The centerpiece of the display room is a cast reproduction of a section of the famous trackways excavated in the early 1940ís by paleontologist Roland T. Bird of the American Museum of Natural History. The casts include several distinct theropod tracks, probably made by the theropod (bipedal meat-eating dinosaur) Acrocanthosaurus atokensis, and a trail of deep sauropod tracks, made by a four-legged, long-necked "brontosaur" type dinosaur, possibly Pleurocoelus. Acrocanthosaurus somewhat resembled Tyrannosaurus rex, and was almost as large (perhaps over 30 feet from nose to tail tip when full grown), 12-15 feet or more tall, and 2-3 tons, although many of the tracks in the park evidently were made by sub-adult or adolescent individuals. Itís three-toed tracks resemble those of large birds, with three long toes ending in sharp claws. Pleurocoelus was a brachiosaur sauropod possibly over 50 feet long and weighing over 20 - 30 tons. Itís rear or pes tracks somewhat resemble large bear tracks, with five claws (three large, sharp ones, and two smaller, blunter claws). Itís front or manus tracks are somewhat circular and elephant-like when well preserved, but are often reduced to crescents or obliterated altogether when the rear prints overlap them or push mud into the front prints.
Although the theropod tracks in and near Glen Rose were discovered and identified around 1908, it was not until the 1930ís that the sauropod tracks were first found by local residents, who initially mistook them for mammoth tracks. A few years later they were officially identified by Roland Bird, who wrote several popular articles on the trackways. Although theropod tracks are known from scores of localities throughout the world, the Acrocanthosaurus tracks in Glen Rose are among the best for this species, and the sauropod tracks are arguably the most distinct and best preserved in the world.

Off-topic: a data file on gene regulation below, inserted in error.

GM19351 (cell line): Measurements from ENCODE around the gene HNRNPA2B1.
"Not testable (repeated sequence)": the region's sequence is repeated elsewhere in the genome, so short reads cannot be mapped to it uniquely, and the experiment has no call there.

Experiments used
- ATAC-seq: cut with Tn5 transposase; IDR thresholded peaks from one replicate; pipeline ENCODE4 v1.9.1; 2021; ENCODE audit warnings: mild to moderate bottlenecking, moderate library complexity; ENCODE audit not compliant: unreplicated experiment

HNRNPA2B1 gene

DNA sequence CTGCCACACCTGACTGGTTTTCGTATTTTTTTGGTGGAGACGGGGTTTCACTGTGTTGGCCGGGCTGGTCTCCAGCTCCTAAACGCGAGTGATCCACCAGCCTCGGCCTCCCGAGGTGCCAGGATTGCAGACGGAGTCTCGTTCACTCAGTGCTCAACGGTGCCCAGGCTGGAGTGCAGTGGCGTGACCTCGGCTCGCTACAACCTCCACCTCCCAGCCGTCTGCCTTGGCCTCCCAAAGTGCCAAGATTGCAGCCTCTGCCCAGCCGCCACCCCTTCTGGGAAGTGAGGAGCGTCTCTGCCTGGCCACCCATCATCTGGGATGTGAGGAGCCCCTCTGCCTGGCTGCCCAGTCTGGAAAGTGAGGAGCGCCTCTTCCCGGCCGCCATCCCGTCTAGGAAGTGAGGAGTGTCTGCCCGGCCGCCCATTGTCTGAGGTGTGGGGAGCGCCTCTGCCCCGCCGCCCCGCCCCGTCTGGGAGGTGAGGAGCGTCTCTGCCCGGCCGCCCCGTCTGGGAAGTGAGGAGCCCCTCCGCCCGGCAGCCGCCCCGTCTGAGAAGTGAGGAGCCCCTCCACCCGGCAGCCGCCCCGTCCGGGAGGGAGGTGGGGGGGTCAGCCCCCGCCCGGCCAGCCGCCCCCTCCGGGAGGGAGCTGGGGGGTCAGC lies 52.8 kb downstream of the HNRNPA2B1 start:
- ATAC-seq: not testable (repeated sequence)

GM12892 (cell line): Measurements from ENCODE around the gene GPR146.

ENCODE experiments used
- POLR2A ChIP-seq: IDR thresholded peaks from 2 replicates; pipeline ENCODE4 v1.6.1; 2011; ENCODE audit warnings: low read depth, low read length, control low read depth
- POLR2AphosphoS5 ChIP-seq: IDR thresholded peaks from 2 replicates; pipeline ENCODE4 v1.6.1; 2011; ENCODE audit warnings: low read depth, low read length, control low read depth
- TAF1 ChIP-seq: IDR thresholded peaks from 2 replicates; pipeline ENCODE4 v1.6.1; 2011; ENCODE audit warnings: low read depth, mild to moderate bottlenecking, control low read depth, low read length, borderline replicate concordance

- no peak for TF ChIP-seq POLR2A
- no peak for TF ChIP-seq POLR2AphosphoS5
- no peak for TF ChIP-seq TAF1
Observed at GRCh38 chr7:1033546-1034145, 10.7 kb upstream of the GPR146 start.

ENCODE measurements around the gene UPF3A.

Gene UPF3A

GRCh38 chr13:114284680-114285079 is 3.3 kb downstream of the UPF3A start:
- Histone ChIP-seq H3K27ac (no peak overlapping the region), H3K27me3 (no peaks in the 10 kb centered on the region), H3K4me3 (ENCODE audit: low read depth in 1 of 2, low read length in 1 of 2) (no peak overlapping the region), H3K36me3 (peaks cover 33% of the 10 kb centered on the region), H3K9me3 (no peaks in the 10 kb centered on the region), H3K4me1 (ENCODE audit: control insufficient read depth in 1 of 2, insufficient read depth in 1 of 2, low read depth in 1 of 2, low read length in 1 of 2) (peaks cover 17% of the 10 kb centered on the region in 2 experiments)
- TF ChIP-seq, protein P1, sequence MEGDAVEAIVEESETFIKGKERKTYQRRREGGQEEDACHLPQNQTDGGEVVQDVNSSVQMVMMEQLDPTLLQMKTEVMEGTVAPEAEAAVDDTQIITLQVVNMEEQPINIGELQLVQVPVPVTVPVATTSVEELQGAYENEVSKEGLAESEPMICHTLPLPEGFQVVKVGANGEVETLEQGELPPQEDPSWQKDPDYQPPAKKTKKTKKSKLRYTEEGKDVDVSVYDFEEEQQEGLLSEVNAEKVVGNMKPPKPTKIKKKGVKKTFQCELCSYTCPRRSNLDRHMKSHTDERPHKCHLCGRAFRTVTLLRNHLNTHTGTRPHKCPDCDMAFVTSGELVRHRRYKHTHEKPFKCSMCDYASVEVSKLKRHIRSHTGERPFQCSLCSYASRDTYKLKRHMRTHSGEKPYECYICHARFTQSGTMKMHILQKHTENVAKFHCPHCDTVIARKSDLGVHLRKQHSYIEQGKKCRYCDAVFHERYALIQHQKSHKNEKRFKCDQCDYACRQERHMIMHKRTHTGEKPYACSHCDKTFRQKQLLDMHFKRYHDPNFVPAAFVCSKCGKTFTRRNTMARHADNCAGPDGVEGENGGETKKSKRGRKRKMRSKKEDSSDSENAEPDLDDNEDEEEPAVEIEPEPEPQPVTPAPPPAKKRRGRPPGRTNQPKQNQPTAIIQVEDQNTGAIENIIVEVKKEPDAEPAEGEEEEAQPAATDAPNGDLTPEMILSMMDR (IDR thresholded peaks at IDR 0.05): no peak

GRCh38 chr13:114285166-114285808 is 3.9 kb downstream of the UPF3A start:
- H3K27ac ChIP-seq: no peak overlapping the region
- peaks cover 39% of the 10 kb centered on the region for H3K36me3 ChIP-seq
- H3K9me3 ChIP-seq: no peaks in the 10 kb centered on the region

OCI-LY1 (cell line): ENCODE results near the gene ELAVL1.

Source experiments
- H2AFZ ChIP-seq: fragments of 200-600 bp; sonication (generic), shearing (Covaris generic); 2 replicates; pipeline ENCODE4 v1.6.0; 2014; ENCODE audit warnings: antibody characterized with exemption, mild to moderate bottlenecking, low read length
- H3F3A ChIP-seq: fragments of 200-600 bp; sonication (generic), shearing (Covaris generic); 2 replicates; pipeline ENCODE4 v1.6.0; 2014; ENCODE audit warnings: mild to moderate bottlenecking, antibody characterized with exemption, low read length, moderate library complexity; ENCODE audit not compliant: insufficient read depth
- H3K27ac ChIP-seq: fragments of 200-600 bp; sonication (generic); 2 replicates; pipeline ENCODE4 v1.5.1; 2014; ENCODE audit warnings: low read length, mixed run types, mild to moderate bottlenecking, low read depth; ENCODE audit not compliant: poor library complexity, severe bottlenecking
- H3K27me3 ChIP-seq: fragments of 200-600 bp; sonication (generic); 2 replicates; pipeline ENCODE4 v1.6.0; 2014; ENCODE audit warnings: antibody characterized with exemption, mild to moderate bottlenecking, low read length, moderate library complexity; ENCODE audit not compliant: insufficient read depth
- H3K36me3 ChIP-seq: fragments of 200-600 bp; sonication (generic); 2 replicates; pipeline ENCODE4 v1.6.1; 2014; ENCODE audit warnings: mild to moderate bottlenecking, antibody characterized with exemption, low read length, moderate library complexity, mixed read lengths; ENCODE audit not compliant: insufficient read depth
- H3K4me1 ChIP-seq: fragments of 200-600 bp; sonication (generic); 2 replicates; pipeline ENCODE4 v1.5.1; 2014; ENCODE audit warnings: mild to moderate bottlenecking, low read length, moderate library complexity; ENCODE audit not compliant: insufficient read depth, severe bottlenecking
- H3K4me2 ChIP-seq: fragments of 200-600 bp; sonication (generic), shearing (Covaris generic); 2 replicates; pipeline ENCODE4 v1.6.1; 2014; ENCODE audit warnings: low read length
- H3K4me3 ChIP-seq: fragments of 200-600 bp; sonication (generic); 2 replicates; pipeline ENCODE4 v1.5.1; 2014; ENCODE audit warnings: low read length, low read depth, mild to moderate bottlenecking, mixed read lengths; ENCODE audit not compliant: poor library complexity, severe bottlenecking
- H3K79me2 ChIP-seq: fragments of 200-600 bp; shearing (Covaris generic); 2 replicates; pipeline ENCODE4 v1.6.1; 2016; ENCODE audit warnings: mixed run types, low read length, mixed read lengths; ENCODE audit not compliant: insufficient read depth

Because its often difficult to firmly associate a track with a trackmaker, tracks or "ichnites" are given names separate from the trackmaker animals. The theropod tracks in Glen Rose have been named Eubrontes glenrosensis (or more recently, Irenesauripus glenrosensis by Wann Langston, 1974). in 1986 the sauropod tracks were officially named Brontopodus birdi by James Farlow, in honor of Dr. Bird.
Outside the interpretive center is another casting (in cement) from the R. T. Bird excavation. The trails actually show only a few different prints, but were alternated to create the appearance of trackways. The striding patterns and claws are much more apparent when viewed in the same direction in which the animals were walking.